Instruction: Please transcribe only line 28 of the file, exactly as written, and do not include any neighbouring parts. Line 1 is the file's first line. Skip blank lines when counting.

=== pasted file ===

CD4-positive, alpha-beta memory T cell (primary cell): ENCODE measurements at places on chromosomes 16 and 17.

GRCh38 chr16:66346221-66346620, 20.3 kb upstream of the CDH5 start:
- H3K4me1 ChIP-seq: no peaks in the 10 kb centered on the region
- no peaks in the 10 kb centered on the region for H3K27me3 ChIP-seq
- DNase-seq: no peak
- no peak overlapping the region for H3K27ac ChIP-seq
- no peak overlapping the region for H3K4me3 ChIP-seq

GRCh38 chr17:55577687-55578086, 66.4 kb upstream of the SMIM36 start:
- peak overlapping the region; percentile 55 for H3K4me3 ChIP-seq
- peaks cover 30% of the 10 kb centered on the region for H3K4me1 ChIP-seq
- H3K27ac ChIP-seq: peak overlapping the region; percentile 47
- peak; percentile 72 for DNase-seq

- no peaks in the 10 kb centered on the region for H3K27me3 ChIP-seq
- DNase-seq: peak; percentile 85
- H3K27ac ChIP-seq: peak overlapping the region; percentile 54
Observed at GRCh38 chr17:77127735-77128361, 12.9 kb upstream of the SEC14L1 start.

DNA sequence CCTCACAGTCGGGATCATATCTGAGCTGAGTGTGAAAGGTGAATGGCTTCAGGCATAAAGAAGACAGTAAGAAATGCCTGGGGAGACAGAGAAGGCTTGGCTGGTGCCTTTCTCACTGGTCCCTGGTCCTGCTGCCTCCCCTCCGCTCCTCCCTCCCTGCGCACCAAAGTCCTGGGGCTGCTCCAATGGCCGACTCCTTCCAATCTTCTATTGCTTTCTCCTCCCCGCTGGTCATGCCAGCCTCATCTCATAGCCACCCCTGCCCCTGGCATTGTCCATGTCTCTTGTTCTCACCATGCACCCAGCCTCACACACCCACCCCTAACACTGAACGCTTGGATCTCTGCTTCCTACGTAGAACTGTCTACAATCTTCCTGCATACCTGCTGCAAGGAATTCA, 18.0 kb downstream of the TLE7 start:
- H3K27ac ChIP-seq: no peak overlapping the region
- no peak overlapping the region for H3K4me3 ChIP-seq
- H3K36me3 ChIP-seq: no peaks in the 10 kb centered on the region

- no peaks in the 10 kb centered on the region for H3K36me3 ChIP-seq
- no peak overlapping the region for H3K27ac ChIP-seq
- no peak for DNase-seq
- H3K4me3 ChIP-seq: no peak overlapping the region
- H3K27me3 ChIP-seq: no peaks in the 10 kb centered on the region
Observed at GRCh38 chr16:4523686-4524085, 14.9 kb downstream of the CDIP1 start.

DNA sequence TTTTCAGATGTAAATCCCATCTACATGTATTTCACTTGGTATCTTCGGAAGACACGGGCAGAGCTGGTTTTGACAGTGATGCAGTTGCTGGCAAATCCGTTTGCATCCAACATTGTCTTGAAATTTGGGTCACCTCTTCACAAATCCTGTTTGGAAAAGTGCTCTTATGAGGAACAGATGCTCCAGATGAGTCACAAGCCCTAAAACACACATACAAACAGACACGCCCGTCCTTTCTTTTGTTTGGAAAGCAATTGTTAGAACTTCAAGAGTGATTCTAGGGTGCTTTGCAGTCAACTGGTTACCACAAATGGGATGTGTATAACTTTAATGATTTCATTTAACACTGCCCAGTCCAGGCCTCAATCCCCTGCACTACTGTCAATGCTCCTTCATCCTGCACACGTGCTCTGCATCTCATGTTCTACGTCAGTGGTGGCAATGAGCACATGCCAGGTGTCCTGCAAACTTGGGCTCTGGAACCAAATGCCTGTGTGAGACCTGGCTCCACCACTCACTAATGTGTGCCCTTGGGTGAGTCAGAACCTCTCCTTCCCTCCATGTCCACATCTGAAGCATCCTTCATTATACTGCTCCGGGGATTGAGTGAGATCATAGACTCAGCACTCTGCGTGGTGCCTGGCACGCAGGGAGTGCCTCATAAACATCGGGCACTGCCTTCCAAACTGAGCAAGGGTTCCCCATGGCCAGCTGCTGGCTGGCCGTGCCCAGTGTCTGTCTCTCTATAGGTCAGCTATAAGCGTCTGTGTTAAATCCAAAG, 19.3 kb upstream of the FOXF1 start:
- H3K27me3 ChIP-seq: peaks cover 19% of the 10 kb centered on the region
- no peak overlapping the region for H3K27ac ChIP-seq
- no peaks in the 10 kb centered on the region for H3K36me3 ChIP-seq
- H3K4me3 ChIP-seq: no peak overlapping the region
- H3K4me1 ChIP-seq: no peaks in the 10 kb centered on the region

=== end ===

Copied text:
- H3K27me3 ChIP-seq: peaks cover 19% of the 10 kb centered on the region